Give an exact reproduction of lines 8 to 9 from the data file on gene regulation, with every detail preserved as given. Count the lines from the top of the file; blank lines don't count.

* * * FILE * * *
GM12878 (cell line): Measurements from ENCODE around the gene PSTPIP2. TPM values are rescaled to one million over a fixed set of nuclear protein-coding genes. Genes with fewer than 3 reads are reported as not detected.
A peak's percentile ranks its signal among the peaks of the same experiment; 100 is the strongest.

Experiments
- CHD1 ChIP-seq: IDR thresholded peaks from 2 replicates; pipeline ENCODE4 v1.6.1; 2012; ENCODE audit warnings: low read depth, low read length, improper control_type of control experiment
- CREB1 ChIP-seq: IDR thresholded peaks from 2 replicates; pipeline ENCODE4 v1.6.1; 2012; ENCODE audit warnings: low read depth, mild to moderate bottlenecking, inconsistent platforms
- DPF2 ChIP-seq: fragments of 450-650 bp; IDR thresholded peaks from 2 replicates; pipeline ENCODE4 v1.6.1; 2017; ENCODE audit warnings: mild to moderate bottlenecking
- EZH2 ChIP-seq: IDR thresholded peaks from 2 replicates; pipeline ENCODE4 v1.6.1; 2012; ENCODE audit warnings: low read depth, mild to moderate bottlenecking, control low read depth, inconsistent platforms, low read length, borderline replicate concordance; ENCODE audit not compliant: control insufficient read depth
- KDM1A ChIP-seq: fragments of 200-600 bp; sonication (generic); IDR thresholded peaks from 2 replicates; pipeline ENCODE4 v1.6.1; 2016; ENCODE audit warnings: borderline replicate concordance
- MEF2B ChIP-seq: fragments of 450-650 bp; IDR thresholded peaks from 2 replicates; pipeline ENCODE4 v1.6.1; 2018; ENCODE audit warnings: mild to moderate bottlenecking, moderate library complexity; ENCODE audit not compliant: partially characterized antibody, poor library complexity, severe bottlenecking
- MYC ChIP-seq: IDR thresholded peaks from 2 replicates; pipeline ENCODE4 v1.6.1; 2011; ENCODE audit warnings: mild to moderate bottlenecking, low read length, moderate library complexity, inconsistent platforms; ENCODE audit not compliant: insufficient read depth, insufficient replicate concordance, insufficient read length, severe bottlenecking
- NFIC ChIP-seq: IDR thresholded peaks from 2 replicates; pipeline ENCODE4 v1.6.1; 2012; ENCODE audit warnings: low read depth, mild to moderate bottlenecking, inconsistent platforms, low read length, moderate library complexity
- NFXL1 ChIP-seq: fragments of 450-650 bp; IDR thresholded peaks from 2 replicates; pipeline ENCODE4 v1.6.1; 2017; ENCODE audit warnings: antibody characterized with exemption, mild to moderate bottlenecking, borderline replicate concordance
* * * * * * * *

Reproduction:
- KDM1A ChIP-seq: fragments of 200-600 bp; sonication (generic); IDR thresholded peaks from 2 replicates; pipeline ENCODE4 v1.6.1; 2016; ENCODE audit warnings: borderline replicate concordance
- MEF2B ChIP-seq: fragments of 450-650 bp; IDR thresholded peaks from 2 replicates; pipeline ENCODE4 v1.6.1; 2018; ENCODE audit warnings: mild to moderate bottlenecking, moderate library complexity; ENCODE audit not compliant: partially characterized antibody, poor library complexity, severe bottlenecking